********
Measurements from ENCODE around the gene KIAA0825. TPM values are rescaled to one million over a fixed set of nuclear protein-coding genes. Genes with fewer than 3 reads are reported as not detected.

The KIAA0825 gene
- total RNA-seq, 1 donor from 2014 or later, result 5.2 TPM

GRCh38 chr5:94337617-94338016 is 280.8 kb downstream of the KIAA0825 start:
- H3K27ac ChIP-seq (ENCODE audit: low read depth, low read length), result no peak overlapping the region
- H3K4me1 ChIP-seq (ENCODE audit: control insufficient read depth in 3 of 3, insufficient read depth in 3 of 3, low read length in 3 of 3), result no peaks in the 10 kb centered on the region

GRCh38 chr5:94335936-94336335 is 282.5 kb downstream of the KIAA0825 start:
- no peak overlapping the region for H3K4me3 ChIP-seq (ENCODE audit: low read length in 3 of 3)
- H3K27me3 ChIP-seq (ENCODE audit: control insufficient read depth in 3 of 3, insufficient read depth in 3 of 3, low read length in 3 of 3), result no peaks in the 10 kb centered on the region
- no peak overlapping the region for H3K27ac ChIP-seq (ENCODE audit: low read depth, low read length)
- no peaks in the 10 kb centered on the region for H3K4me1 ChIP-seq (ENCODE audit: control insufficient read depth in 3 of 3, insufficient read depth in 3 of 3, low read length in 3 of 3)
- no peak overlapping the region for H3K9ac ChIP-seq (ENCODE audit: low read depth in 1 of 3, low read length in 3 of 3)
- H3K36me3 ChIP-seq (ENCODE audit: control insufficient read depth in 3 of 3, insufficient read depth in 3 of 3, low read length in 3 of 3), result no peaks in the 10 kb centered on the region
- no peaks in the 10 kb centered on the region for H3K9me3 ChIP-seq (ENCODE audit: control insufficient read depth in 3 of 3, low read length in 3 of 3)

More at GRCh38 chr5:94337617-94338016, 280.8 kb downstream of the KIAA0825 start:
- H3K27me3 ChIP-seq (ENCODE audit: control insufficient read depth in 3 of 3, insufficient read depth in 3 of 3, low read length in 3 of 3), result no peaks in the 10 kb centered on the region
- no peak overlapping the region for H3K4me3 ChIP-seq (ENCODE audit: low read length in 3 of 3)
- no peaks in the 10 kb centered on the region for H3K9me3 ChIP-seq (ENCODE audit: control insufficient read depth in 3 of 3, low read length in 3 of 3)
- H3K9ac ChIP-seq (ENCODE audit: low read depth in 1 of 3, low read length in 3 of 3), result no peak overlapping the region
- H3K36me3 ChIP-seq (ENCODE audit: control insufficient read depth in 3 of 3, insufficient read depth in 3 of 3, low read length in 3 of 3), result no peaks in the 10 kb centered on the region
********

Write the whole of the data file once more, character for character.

Measurements from ENCODE around the gene KIAA0825. TPM values are rescaled to one million over a fixed set of nuclear protein-coding genes. Genes with fewer than 3 reads are reported as not detected.

The KIAA0825 gene
- total RNA-seq, 1 donor from 2014 or later, result 5.2 TPM

GRCh38 chr5:94337617-94338016 is 280.8 kb downstream of the KIAA0825 start:
- H3K27ac ChIP-seq (ENCODE audit: low read depth, low read length), result no peak overlapping the region
- H3K4me1 ChIP-seq (ENCODE audit: control insufficient read depth in 3 of 3, insufficient read depth in 3 of 3, low read length in 3 of 3), result no peaks in the 10 kb centered on the region

GRCh38 chr5:94335936-94336335 is 282.5 kb downstream of the KIAA0825 start:
- no peak overlapping the region for H3K4me3 ChIP-seq (ENCODE audit: low read length in 3 of 3)
- H3K27me3 ChIP-seq (ENCODE audit: control insufficient read depth in 3 of 3, insufficient read depth in 3 of 3, low read length in 3 of 3), result no peaks in the 10 kb centered on the region
- no peak overlapping the region for H3K27ac ChIP-seq (ENCODE audit: low read depth, low read length)
- no peaks in the 10 kb centered on the region for H3K4me1 ChIP-seq (ENCODE audit: control insufficient read depth in 3 of 3, insufficient read depth in 3 of 3, low read length in 3 of 3)
- no peak overlapping the region for H3K9ac ChIP-seq (ENCODE audit: low read depth in 1 of 3, low read length in 3 of 3)
- H3K36me3 ChIP-seq (ENCODE audit: control insufficient read depth in 3 of 3, insufficient read depth in 3 of 3, low read length in 3 of 3), result no peaks in the 10 kb centered on the region
- no peaks in the 10 kb centered on the region for H3K9me3 ChIP-seq (ENCODE audit: control insufficient read depth in 3 of 3, low read length in 3 of 3)

More at GRCh38 chr5:94337617-94338016, 280.8 kb downstream of the KIAA0825 start:
- H3K27me3 ChIP-seq (ENCODE audit: control insufficient read depth in 3 of 3, insufficient read depth in 3 of 3, low read length in 3 of 3), result no peaks in the 10 kb centered on the region
- no peak overlapping the region for H3K4me3 ChIP-seq (ENCODE audit: low read length in 3 of 3)
- no peaks in the 10 kb centered on the region for H3K9me3 ChIP-seq (ENCODE audit: control insufficient read depth in 3 of 3, low read length in 3 of 3)
- H3K9ac ChIP-seq (ENCODE audit: low read depth in 1 of 3, low read length in 3 of 3), result no peak overlapping the region
- H3K36me3 ChIP-seq (ENCODE audit: control insufficient read depth in 3 of 3, insufficient read depth in 3 of 3, low read length in 3 of 3), result no peaks in the 10 kb centered on the region